When Marianna was founded and settled during the late 1820s, the hilltop now occupied by Riverside Cemetery was set aside for use as a community burial ground. The original owners of the property, Robert and Anna Beveridge, were also the founders of Marianna.
The oldest graves at Riverside are believed to date from the 1820s. Some of the stones and crypts marking these early burials still exist, but the names have long since faded away.
Among those known to be buried here is Mrs. Beveridge herself, one of the women for whom the city of Marianna is named. She died at Marianna in 1830, shortly after relocating to Florida from Maryland and had not yet reached the age of 30. Her exact burial site is unknown, but the oldest section of the cemetery occupies a hilltop in its western sector.

Thursday, February 7, 2008

1867 Lightning Deaths

Here's another historic newspaper item about Jackson County that might be of interest. This was taken from the June 20, 1867, issue of the Marianna Courier:

THREE FREEDMEN KILLED BY LIGHTNING. – On Monday evening last, a man and two women, in the employment of Amos Hays, Esq., of this county, having retired for shelter from a shower, to a hickory tree near where they were at work, were struck by lightning and killed instantly. The man had a gun, which it is supposed, attracted the electric fluid, after striking a pine tree a short distance from where they were found.

Tuesday, February 5, 2008

Battle of Marianna, Florida

On my sister blog,, I began today a series of postings that you might find of interest.

They tell the story of the life of Colonel Alexander B. Montgomery, the Confederate commander at the Battle of Marianna. The first of these posts is now up, so if you are interested, please take a look.

The Ely-Crigler House - Marianna, Florida

In my last post I discussed the history of the "1840 House" at the intersection of Lafayette and Russ Streets in Marianna. This beautiful old structure was originally a wing of the elegant home shown here.
This is the Ely-Crigler House, which faces Lafayette Street (U.S. 90) in Marianna and is one of the city's most stunning landmarks. An architectural treasure, it is listed on both the National Register of Historic Places and the national listing of architectural landmarks.
Built in around 1840, the home is unique in that its brick walls run all the way to the ground and are of massive thickness. Likely this is because the house was constructed during the Second Seminole War and was designed to serve as a fortress in the event of an attack. With its original east and west wings, it was one of the largest homes on the entire Gulf Coast. The east wing has since been demolished and the west wing has been disconnected and moved to face Russ Street, where it is now the "1840 House."
Note that I call the home a "house" and not a "mansion," despite the fact that it was definitely of mansion size. This is because I remember well that the last descendents of the Crigler family to occupy the home became quite irate when it was called a "mansion." They considered it a "house."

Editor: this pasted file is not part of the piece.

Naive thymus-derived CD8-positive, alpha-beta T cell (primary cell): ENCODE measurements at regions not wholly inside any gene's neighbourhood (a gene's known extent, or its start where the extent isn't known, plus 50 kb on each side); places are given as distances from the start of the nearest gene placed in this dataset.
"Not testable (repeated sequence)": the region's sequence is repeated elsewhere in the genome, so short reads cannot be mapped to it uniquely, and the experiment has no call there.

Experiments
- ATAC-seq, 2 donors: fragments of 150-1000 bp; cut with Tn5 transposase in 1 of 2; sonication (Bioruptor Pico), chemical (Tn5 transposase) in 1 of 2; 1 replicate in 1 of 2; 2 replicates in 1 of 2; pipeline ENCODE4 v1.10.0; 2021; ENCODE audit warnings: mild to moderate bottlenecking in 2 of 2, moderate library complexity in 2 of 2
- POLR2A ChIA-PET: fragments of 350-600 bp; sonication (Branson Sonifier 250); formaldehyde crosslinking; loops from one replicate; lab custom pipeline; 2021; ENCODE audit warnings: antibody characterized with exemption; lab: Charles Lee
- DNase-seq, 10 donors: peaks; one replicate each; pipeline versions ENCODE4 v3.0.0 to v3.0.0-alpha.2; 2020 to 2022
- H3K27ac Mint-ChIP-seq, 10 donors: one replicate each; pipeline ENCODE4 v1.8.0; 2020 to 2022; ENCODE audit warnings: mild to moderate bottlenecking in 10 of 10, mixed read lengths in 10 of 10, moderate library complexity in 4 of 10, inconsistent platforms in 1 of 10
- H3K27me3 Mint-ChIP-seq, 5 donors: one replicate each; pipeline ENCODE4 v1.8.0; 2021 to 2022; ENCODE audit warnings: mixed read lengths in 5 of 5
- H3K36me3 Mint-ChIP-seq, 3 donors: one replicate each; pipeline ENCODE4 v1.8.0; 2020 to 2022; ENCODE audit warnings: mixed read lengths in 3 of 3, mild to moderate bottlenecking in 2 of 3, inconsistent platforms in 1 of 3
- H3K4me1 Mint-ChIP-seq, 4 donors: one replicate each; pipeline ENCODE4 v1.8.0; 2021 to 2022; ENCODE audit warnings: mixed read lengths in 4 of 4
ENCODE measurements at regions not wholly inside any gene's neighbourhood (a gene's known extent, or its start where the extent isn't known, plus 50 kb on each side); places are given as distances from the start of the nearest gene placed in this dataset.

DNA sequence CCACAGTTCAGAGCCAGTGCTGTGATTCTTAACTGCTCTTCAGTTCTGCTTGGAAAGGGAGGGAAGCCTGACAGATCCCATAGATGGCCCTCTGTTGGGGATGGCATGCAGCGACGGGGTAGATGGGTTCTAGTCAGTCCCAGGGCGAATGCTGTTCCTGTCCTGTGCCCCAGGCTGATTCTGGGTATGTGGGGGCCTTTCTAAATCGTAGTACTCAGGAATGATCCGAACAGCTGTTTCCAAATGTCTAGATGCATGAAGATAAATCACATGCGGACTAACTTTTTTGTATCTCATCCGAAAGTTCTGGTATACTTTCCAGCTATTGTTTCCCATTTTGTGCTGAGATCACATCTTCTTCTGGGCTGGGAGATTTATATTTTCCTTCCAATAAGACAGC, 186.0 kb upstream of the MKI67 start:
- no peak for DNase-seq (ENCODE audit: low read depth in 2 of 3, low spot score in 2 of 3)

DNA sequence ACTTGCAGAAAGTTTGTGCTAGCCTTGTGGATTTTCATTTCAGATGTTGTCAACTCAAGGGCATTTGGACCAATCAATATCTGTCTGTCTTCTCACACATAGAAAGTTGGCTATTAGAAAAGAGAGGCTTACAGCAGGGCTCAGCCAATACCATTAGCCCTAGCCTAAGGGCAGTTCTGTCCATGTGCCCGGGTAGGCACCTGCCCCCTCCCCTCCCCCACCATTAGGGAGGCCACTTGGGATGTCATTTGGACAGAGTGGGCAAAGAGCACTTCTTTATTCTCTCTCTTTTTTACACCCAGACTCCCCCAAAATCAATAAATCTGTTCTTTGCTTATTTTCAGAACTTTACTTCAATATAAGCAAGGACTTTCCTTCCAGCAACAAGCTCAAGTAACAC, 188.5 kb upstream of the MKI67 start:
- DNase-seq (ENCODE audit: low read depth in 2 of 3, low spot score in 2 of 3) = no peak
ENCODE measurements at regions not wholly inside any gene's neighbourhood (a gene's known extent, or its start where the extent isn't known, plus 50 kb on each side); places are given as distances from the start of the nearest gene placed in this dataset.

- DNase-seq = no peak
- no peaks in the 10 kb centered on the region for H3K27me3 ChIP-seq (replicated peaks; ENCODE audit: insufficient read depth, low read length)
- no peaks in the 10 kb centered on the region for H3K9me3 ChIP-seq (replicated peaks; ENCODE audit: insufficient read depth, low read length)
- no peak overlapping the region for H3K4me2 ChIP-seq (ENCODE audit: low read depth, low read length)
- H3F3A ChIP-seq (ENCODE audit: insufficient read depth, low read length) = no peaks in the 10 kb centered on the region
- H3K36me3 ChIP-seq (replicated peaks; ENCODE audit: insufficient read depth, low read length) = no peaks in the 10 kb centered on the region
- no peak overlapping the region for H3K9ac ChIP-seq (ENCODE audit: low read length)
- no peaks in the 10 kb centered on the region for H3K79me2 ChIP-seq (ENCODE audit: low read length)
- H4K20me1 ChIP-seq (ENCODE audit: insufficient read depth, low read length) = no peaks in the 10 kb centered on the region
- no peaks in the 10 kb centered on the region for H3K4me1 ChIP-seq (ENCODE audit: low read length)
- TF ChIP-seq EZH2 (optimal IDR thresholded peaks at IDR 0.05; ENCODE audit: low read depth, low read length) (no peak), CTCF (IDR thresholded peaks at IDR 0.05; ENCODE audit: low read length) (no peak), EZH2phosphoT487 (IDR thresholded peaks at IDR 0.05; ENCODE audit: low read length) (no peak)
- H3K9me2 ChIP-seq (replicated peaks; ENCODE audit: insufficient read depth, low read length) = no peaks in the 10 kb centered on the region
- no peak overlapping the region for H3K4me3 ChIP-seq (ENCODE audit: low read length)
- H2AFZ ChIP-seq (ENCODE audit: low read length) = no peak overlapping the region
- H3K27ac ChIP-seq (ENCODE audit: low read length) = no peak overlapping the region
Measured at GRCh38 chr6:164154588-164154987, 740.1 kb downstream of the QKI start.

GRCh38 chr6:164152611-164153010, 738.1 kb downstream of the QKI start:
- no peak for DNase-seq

A portion of the Battle of Marianna was fought in the street in front of the house and a Native American mound once stood on the grounds.

Monday, February 4, 2008

The 1840 House - Marianna, Florida

This beautiful old structure at the intersection of Lafayette (U.S. 90) and Russ Streets in Marianna is one of the oldest surviving buildings in Jackson County.
Now used as a business, the structure was originally one of the two wings of the Ely-Crigler Home, located just around the corner facing Lafayette Street. The home was constructed in around 1840 and originally included the central brick section that survives today as well as large east and west wings. The east wing has since been demolished, but the west wing was moved slightly and turned to face Russ Street during the years after the war.
It is, so far as I know, the only case to be found in Florida of a Civil War home now being located in two places at the same time.

Sunday, February 3, 2008

An Early Mill on the Chipola River

While doing research some time ago, I stumbled across the following while reading through old copies of the Pensacola Gazette. This newspaper served all of West Florida during the 1820s and 1830s, and the following was found on page one of the issue from February 6, 1830:


To authorize Joseph H. Howell to build a Mill on the Chipola River.

Be it enacted by the Governor and Legislative Council of the Territory of Florida, That Joseph H. Howell, be, and is hereby authorized, and vested with all the rights and privileges of building a set of mills, gins, or any other machine on the Chipola River in Jackson County, where the same runs through section twenty three, in Township four, range ten, north and west, and to use the waters of said river for the use of said mills, or machine, in any way he may think proper, Provided, he shall in no case, obstruct the passage and free navigation of said river.

Sec. 2. And be it further enacted, That this act shall be in force from and after its passage.

Passed, November 10th, 1829.

The location provided in the act was on the Chipola River just south of Marianna and near the point where Spring Creek flows into the river. The river was then used for barge traffic, which explains why the Legislative Council was clear in its intent that Howell not obstruct the channel in any way.

Friday, February 1, 2008

Irwin's Mill Creek - Northeast Jackson County

This image, taken just a few yards across the Alabama line from Jackson County, shows Irwin's Mill Creek, a clear and cold stream that flows into the northeast corner of Jackson County not far from Neal's Landing.
This stream was an important water resource to early settlers, who dammed it to provide power for a watermill built by Col. Joseph Irwin during the 1820s.
The exact construction date of the mill is not clear. Col. Irwin and his partner, Farish Carter, acquired 160 acres on the creek from the Federal government on September 1, 1827, but this is not necessarily the date they settled there. Early settlers often "squatted" on land before actually filing for ownership of the property.
The mill served residents of Jackson County for more than one hundred years and remained an important landmark and industry well into the 20th century. Untold thousands of bushels of corn were ground on its stones.
The mill itself no longer stands, but its foundations remain and can be seen in the distance by looking downstream from the dam at Chattahoochee State Park just across the Alabama line. They are believed to be the oldest standing structural remains in Jackson County.